Facebook SCAM ALERT – Fake Video – Officer Shot After Doing A Good Deed.


<< SCAM ALERT – Officer Shot After Good Deed >>
**Share & Like To Spread This Warning**


Thanks Goes To Teksquisite For Spotting This Scam:

Facebook users should be on the lookout for a bogus video that claims to show a Police Officer Dying After He Does a Good Deed. (Example Attached.) If you get drawn in by the message you will end up being led to a external website that immediately re-directs you to another website that looks like Facebook and tries to trick you into installing a malicious browser plugin. ( This scam uses a Fake YouTube Update Plugin bait.) -The plugin will use your browser to compromise your facebook account, and cause it to repeatedly spam the people in your friends list by Tagging them in multiple posting of the fake video link. The plugin may also monitor the user’s browsing activities and redirect their pages to a survey page that ask for their mobile number and other personal information. In the end these bogus video links are only being circulated to trick users into completing fake surveys that net scam artists 1 to 3 dollars per survey and help them gather personal information.

Special Note:
This scam is currently using a REAL story as bait. If you would truly like to read more information about the REAL story, which happened in August of 2011, please see the link provided below. Remember: You should always obtain news via major media outlets.

VIA NBC San Diego
Officer Jeremy Henwood’s Final Act of Kindness

Example Fake Video Message

Example Fake Video Website With Plugin Prompt
 Facebook Profile Clean Up

If you have fallen for the scam shown above, you need to remove any browser plugins you may have installed as a result of the scam and delete any wall messages you have posted as soon as possible. If you have seen your friends post the scam, take a little time to report the spam to Facebook.
How to recover from spamming browser plugins or apps:

First: Start by checking what Facebook apps you have installed and remove any suspicious ones. Then check for and remove any suspicious browser plugins. You should also update your Anti-Virus Software and RUN A FULL SCAN with it to make sure you didn’t get any viruses on your computer from the spam.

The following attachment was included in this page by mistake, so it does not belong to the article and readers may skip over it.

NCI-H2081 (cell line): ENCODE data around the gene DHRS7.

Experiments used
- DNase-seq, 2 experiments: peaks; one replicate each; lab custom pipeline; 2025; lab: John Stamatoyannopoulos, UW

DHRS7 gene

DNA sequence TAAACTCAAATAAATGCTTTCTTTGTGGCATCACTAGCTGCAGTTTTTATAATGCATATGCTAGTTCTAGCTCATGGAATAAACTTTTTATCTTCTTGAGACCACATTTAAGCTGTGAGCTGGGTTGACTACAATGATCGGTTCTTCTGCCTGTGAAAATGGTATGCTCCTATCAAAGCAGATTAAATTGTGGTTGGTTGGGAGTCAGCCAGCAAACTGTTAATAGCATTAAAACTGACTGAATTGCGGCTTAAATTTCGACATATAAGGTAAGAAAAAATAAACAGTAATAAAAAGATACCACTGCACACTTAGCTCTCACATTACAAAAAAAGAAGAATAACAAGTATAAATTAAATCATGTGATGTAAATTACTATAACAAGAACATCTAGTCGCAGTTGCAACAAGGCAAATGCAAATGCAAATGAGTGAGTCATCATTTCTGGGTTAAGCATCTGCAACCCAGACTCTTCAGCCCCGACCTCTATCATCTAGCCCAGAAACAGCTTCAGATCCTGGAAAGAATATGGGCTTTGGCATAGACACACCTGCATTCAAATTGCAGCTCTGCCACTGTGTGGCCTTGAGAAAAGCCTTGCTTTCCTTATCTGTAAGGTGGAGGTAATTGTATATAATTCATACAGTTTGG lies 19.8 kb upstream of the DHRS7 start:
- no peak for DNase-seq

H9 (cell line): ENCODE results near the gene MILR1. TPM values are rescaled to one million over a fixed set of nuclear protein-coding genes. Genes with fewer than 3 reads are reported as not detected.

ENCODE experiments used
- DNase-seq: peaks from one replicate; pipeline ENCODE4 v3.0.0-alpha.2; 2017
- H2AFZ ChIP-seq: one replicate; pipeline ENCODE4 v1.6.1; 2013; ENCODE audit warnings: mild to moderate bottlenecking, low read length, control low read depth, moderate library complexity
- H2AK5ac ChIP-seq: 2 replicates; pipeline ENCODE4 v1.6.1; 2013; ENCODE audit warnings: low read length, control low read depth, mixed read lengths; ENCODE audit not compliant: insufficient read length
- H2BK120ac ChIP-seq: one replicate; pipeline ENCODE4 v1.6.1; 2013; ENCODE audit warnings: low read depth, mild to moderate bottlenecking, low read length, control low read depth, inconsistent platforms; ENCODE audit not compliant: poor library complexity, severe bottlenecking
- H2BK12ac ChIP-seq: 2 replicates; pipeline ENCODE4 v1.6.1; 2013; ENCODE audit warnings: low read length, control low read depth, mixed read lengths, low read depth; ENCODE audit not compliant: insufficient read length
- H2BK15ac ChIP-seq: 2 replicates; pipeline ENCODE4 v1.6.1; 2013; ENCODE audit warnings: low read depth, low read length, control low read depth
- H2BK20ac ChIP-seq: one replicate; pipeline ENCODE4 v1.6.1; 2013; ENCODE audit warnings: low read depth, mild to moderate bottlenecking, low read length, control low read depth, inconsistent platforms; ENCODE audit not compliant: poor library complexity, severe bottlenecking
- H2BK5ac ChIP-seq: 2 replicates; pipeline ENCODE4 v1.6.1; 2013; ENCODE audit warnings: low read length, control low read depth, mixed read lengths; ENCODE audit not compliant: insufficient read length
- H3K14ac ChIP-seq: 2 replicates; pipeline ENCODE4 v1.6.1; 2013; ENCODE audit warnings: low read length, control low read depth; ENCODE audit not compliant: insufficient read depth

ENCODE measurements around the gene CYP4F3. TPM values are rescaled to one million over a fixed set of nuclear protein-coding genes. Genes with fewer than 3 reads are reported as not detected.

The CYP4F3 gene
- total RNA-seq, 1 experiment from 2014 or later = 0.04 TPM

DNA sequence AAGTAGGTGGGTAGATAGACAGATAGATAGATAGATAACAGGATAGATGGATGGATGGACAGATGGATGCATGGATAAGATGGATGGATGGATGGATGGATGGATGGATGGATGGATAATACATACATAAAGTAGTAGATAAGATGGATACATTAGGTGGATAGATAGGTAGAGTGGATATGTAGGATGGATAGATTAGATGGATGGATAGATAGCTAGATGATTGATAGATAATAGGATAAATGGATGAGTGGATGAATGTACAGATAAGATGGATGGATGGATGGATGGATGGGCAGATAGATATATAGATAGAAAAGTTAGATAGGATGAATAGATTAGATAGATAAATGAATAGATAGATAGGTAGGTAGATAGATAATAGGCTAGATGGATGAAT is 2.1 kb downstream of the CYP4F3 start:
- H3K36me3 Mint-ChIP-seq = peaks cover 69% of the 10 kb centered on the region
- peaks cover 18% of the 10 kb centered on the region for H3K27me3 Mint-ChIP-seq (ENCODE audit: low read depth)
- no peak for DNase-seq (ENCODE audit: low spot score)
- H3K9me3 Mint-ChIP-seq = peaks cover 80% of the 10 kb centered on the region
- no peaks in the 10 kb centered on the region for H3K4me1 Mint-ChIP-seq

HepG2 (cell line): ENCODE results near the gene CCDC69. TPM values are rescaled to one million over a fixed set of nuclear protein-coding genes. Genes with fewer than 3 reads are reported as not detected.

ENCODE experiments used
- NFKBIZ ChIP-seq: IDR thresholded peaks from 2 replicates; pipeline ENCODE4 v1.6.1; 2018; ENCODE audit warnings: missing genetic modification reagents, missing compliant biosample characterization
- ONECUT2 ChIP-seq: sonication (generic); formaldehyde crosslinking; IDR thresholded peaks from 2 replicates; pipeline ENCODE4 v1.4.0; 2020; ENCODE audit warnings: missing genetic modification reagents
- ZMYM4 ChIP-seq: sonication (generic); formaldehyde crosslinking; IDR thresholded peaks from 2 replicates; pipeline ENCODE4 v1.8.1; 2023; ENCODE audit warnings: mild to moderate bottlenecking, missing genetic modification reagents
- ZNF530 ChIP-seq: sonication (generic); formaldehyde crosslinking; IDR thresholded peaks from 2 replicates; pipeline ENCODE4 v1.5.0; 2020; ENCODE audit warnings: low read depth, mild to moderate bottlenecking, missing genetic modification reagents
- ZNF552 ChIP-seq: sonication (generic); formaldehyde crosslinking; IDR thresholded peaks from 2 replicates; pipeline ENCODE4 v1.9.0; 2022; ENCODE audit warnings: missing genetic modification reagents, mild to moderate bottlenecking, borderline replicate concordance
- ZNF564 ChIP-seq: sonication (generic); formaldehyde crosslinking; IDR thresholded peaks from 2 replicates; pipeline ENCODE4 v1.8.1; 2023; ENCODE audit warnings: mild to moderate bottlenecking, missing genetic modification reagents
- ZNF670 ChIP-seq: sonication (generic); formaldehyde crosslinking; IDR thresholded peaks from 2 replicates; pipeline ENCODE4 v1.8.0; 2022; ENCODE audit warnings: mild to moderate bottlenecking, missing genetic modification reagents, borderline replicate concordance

How do I remove or delete an app from my account?
https://www.facebook.com/help/?faq=170585223002660#How-do-I-remove-or-delete-an-app-from-my-account?

Removing any possible bogus browser Plugins..

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**Second: You should change your Facebook Password just in case.

How do I reset my password?
https://www.facebook.com/help/?faq=213395615347144#How-do-I-reset-my-password?
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**Third: Finally you should Delete the wall messages and or report the messages as spam.

Here is how to remove a post from the wall:

How do I remove a Wall post or story?
https://www.facebook.com/help/?faq=203594616344678#How-do-I-remove-a-Wall-post-or-story?

The link below shows you how to Report Abuse On Facebook. It covers reporting a post as spam.

How to Report Abuse
https://www.facebook.com/help/reportlinks

Did You Fill Out The Survey Scam.

It is important that you never hand over any personal information, such as: email addresses, cell number, name, home address or credit card numbers, to these types of scams. If you do, you are simply setting yourself up to be spammed or worse. Identity theft is big business and handing over some of the info these bogus surveys ask for, will make you a victim of that business. If you have made the mistake of handing over a credit card number, you should call your bank or credit provider as soon as possible to have them remove or dispute the charges that have or maybe made to the card. If you’ve given your cell number to any of these types of Scams, it is important that you call your cell carrier ASAP to have any charges you may receive stopped. If you begin to receive unsolicited phone calls, you should take note of the calls, record names and numbers, then report the calls to the FCC or other proper authorities..

~MBK

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